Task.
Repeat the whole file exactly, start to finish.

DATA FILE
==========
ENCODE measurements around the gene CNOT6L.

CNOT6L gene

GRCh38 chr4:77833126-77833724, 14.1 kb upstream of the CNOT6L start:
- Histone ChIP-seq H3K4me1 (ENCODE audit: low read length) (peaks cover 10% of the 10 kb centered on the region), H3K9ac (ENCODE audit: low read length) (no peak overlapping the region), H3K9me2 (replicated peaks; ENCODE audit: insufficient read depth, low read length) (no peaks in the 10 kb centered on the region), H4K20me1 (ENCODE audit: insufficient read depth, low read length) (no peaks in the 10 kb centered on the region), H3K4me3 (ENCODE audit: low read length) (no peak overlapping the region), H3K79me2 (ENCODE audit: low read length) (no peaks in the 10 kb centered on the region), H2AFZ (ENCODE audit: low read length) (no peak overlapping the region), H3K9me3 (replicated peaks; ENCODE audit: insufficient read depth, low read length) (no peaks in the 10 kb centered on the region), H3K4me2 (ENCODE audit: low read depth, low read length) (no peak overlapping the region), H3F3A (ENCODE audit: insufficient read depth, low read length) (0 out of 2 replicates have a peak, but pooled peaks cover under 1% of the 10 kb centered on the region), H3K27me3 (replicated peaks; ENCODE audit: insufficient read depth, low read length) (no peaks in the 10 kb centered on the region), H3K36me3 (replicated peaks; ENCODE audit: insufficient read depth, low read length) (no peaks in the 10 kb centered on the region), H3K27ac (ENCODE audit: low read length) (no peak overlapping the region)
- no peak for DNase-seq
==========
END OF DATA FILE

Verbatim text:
ENCODE measurements around the gene CNOT6L.

CNOT6L gene

GRCh38 chr4:77833126-77833724, 14.1 kb upstream of the CNOT6L start:
- Histone ChIP-seq H3K4me1 (ENCODE audit: low read length) (peaks cover 10% of the 10 kb centered on the region), H3K9ac (ENCODE audit: low read length) (no peak overlapping the region), H3K9me2 (replicated peaks; ENCODE audit: insufficient read depth, low read length) (no peaks in the 10 kb centered on the region), H4K20me1 (ENCODE audit: insufficient read depth, low read length) (no peaks in the 10 kb centered on the region), H3K4me3 (ENCODE audit: low read length) (no peak overlapping the region), H3K79me2 (ENCODE audit: low read length) (no peaks in the 10 kb centered on the region), H2AFZ (ENCODE audit: low read length) (no peak overlapping the region), H3K9me3 (replicated peaks; ENCODE audit: insufficient read depth, low read length) (no peaks in the 10 kb centered on the region), H3K4me2 (ENCODE audit: low read depth, low read length) (no peak overlapping the region), H3F3A (ENCODE audit: insufficient read depth, low read length) (0 out of 2 replicates have a peak, but pooled peaks cover under 1% of the 10 kb centered on the region), H3K27me3 (replicated peaks; ENCODE audit: insufficient read depth, low read length) (no peaks in the 10 kb centered on the region), H3K36me3 (replicated peaks; ENCODE audit: insufficient read depth, low read length) (no peaks in the 10 kb centered on the region), H3K27ac (ENCODE audit: low read length) (no peak overlapping the region)
- no peak for DNase-seq